Douglas County Health Department unveils multi-agency task force for drug overdose prevention

Jan. 31, 2024, 3:58 p.m. ·

Douglas County Health Department OFR Task Force
Dr. Lindsay Huse, Leah Casanave and Joani Street spoke to the press about the new Overdose Fatality Review Team

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Douglas County is taking steps to prevent drug overdose related deaths with a new program, the Douglas County Overdose Fatality Review Team (OFR).

The new task force was announced at a press conference Thursday morning.

One of OFR’s main goals is to better understand overdose deaths in the Douglas County community and to identify innovative ways to prevent additional deaths.

Joani Street with CHI Bergan Mercy said the task force is a collaborative effort.

“By blending public health, public safety, behavioral health and other service providers, OFR’s identify system gaps to develop data driven community specific overdose prevention and intervention strategies,” she said.

This program was formed in response to the demand for a more coordinated response to drug overdoses. The OFR will conduct confidential reviews of drug related deaths with community partners like CHI, Omaha Police Department and Nebraska State patrol to see what patterns exist and work together on prevention.

Other partners include support resources for addiction recovery, places with free Naloxone and mental health resources. Coalition RX is also cited as a key partner.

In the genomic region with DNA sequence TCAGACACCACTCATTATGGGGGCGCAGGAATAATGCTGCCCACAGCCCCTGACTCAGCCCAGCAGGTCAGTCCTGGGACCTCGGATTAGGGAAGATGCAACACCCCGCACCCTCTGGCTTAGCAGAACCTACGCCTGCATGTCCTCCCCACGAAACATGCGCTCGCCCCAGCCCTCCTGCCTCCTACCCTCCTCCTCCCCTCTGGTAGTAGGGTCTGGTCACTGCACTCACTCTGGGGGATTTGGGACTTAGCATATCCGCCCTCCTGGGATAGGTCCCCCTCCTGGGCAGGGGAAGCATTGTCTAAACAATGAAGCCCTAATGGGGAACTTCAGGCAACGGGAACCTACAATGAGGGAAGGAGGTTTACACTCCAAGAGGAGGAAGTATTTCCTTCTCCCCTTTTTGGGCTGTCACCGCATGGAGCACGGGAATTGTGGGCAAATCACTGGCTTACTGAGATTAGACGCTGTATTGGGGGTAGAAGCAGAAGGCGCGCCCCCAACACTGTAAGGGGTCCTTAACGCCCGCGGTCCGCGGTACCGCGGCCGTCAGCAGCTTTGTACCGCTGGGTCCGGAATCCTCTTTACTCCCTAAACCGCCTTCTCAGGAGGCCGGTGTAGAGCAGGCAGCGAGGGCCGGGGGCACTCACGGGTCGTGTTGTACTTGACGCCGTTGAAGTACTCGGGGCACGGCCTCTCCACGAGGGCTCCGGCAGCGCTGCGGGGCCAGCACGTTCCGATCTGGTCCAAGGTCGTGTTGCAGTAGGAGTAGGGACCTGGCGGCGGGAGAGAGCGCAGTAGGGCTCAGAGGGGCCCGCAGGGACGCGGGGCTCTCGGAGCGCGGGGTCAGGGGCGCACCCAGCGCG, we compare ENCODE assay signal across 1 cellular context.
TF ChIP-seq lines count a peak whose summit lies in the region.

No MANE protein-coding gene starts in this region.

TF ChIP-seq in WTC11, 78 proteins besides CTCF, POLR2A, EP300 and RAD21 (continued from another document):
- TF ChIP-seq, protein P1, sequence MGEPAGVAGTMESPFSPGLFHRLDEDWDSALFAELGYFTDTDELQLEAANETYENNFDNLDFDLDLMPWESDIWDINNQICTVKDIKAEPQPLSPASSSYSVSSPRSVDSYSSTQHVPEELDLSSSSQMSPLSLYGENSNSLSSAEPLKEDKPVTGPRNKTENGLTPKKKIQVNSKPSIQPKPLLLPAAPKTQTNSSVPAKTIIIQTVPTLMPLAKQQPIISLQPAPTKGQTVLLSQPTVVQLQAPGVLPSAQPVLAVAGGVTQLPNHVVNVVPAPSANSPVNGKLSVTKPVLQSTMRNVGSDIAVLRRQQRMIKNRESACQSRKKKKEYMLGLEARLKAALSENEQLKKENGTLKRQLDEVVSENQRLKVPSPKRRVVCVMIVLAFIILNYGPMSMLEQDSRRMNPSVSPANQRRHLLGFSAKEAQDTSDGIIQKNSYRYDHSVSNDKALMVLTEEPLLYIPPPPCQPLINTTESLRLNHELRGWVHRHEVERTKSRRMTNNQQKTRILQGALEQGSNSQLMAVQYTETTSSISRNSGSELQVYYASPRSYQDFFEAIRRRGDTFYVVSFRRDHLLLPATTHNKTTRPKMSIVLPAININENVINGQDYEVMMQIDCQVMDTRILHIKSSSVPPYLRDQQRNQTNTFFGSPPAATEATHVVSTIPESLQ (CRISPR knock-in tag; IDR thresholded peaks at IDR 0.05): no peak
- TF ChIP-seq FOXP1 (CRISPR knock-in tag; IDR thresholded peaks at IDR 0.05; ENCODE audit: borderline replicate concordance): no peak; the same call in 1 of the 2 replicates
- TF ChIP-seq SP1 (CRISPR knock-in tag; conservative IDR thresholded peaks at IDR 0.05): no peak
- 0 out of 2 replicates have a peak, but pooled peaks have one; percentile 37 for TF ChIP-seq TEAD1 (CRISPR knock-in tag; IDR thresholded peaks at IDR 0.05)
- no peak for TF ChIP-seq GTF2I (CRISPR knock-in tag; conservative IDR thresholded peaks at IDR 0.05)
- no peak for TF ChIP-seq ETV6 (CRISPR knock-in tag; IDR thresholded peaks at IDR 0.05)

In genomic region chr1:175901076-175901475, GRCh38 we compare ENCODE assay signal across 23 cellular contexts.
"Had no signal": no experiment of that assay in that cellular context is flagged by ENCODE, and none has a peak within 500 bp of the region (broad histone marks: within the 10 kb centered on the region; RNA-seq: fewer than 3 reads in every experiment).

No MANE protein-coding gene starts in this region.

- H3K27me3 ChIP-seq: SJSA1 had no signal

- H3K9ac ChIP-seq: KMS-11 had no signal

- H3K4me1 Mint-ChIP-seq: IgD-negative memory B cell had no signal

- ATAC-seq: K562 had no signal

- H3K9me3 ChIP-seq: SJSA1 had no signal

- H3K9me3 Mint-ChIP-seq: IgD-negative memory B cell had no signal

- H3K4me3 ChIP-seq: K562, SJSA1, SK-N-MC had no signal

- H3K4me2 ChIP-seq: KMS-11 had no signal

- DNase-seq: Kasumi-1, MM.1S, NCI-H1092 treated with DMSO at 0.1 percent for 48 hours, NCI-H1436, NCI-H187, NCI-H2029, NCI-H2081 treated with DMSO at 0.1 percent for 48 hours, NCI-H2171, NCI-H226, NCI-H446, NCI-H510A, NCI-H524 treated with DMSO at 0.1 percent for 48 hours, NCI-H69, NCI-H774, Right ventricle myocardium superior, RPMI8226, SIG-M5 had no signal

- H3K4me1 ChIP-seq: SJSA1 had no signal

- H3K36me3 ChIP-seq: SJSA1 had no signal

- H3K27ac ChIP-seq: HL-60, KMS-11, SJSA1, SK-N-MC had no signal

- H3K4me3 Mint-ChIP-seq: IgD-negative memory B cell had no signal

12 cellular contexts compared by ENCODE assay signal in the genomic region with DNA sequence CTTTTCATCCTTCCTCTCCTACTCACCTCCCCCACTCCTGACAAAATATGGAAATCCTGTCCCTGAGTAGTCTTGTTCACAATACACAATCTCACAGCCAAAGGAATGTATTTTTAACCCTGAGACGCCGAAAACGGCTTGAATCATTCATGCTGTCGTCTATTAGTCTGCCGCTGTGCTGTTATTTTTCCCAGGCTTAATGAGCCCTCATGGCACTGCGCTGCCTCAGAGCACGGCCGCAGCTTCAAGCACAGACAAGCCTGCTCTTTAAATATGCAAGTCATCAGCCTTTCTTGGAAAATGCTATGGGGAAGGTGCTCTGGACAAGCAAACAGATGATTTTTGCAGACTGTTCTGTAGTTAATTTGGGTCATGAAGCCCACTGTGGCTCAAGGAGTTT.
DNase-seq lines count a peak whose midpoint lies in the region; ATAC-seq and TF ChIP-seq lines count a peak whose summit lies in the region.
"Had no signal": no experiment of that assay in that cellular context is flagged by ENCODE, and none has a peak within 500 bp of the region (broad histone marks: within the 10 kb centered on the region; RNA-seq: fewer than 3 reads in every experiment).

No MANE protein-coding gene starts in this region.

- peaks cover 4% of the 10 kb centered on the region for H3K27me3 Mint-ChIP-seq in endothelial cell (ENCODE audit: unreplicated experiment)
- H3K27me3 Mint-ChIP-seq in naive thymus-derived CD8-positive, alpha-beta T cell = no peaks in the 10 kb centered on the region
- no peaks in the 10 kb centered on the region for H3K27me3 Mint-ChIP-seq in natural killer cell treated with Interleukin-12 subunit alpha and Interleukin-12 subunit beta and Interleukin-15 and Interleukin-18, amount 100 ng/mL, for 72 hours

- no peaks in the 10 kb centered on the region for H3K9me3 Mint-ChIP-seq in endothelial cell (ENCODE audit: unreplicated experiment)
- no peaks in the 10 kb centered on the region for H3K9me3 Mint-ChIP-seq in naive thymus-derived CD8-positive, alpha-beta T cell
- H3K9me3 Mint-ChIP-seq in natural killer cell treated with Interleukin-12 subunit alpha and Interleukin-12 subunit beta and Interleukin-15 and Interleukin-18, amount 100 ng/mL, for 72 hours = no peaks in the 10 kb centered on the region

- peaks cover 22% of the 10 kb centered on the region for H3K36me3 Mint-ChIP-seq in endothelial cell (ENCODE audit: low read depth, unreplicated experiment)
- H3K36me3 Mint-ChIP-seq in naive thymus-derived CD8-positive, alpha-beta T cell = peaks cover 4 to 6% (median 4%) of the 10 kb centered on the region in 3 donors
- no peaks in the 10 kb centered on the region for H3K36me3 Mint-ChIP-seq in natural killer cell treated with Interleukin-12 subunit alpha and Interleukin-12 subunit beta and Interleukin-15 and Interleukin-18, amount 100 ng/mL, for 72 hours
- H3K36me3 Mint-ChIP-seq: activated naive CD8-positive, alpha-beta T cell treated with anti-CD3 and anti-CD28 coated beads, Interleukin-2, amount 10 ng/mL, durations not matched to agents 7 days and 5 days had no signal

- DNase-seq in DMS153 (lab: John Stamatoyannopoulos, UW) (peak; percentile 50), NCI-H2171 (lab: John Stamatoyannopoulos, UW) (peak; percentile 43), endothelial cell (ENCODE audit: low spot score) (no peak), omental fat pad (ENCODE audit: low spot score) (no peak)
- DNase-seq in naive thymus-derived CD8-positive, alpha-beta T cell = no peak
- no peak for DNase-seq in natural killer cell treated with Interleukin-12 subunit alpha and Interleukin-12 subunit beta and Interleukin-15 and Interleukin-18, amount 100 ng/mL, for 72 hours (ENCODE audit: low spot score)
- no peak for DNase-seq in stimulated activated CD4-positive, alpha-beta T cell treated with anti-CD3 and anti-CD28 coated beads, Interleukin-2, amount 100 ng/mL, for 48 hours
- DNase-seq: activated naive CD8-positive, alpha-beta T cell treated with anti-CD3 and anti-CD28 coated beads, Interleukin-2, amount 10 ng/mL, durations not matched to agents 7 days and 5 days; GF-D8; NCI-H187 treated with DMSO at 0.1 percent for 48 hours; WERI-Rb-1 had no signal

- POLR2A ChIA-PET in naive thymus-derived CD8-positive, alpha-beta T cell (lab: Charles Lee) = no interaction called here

The conversations that the OFR will have, including all case reviews, are in compliance with all applicable State and Federal privacy and confidentiality legal requirements.

Funding for the task force came from the CDC Overdose Data to Action Grant, which was made possible by legislation passed last year by the Nebraska Legislature.

Dr. Lindsay Huse is the Douglas County Health Director and said the legislation helped the task force gain momentum.

“We are officially able to review cases and collaborate collaboratively learn about the circumstances of what happened in these needless tragic deaths,” Huse said.

Now that the OFR has been formed, the task force hopes to meet monthly and start case reviews in March.

Douglas County Health Department’s Division Chief Leah Casanave said the OFR will bring together the right people to share important data that will help make a difference.

“Our goal will be to have each of our partner organizations contribute to the case review and provide a robust discussion about what interventions failed,” Casanave said.

According to Douglas County Vital Statistic Data, one person in Douglas County dies per week of an overdose. As many as half of those are due to opioids.

In 2021, at least 214 people in Nebraska died from an overdose or drug poisoning.

Stigma has caused overdose deaths to be underrepresented, so the number is much higher.

Dr. Huse hopes OFR will decrease the number of preventable drug overdose deaths.

“We all know that too many have already been lost in this fight ranging from entertainment superstars to family and friends to people here in our own community that none of us will ever have the chance to meet,” Huse said.